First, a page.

Northeast States Plan New Program To Cut Transportation Emissions

Dec 18, 2018

Traffic on Route 2 in Massachusetts.
Credit Pi.1415926535 / Wikimedia Commons

Nine Northeast states and the District of Columbia will plan a new program to price and reduce carbon emissions from the transportation sector.

The initiative, announced Tuesday, does not yet include New Hampshire, Maine or New York.

Passenger vehicles and other forms of transit are the country's biggest sources of carbon emissions that drive climate change.

Now, the participating states say they’ll spend the next year designing a way to change that – with an eye toward equitably affecting communities that have limited transit alternatives.

Officials hope to devise a system that would limit and price transportation emissions, and use the resulting revenues to make their transportation systems more resilient.

The program could mimic the Regional Greenhouse Gas Initiative, which studies show has been successful in cutting emissions and boosting regional economies.

Jim O’Brien is a spokesman for the Nature Conservancy in New Hampshire.

“As we’ve seen with the electric sector, a regional approach on reducing transportation emissions seems like the best way forward – especially [in an] economy-wide way,” O’Brien says.

The New Hampshire Department of Environmental Services says in a statement it will continue participating in meetings of the Transportation and Climate Initiative, or TCI. That group includes the Northeast and Atlantic states and has been looking into transportation sector emissions issues since 2010.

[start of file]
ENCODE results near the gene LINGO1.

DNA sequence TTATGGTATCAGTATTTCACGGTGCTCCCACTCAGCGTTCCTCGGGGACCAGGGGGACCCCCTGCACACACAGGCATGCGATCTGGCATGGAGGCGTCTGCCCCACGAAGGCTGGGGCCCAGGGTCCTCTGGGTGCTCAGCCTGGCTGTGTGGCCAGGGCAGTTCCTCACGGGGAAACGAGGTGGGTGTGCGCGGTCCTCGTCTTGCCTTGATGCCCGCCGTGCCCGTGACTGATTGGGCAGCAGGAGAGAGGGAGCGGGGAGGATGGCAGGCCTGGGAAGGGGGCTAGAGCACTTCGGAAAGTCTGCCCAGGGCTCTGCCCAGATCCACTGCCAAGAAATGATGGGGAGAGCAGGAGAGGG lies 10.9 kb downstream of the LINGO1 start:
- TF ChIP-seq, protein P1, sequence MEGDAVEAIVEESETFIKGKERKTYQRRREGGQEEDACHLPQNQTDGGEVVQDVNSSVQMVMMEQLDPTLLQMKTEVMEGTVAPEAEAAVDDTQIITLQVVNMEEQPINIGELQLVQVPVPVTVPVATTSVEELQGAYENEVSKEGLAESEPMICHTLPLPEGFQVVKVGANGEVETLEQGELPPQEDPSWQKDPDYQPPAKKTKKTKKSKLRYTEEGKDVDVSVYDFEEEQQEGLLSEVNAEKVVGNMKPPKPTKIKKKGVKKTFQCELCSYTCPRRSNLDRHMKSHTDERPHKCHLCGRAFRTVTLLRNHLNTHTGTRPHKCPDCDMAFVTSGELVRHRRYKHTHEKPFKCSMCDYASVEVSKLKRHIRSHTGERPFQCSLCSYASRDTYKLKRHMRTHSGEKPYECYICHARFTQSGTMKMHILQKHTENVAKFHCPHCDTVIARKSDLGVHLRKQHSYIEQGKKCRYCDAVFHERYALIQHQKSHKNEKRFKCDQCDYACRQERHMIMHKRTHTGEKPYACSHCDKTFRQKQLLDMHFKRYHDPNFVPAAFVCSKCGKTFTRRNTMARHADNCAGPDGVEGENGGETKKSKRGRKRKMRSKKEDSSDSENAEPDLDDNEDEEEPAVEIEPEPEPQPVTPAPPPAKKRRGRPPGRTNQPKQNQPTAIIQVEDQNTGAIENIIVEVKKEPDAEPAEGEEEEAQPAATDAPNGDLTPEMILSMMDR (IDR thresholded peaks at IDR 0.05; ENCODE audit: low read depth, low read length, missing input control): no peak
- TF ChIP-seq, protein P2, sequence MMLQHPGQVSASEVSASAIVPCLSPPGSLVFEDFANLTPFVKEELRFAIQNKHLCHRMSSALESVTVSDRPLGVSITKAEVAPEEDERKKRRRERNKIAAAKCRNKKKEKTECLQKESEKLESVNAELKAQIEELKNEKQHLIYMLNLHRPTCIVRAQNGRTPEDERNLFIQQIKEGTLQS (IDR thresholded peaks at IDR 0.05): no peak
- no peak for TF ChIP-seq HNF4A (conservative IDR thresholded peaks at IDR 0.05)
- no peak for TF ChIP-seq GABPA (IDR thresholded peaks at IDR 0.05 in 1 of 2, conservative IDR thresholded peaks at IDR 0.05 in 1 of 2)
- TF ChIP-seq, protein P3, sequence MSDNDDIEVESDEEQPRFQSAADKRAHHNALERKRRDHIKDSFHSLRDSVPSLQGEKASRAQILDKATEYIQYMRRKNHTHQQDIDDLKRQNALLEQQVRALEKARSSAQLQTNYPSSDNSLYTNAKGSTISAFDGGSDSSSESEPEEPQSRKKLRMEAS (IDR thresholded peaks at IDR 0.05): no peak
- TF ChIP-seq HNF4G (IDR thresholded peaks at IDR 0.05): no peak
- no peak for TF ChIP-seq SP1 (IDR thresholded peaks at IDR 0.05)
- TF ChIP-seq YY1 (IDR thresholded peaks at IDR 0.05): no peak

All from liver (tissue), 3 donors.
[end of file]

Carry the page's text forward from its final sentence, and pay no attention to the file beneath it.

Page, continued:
The DES statement says that when the new program is complete, “policy makers will, at that time, need to evaluate whether participation in the program is in New Hampshire’s best interests.” 

It says New Hampshire will also keep working with the other TCI states on electric vehicle initiatives, as well as “promoting the development of sustainable communities, and seeking ways to improve the efficiency of freight movement throughout the region.”  

Jim O’Brien says states will be affected by the carbon pricing program whether or not they play an active role in shaping it, because the region's transportation system is so interconnected.  

“We should be at the table working on solutions with our neighbors and not waiting for things to happen to us,” he says.

The states that are participating in developing the program say they’ll each decide whether to adopt it after the year-long planning process.

“The participants intend this program to be implemented on a regional basis after a critical mass of Northeast and Mid-Atlantic states have completed the legal processes to implement the agreed upon pricing mechanism,” their joint statement says.

Officials in Maine and New York did not immediately respond to requests for comment.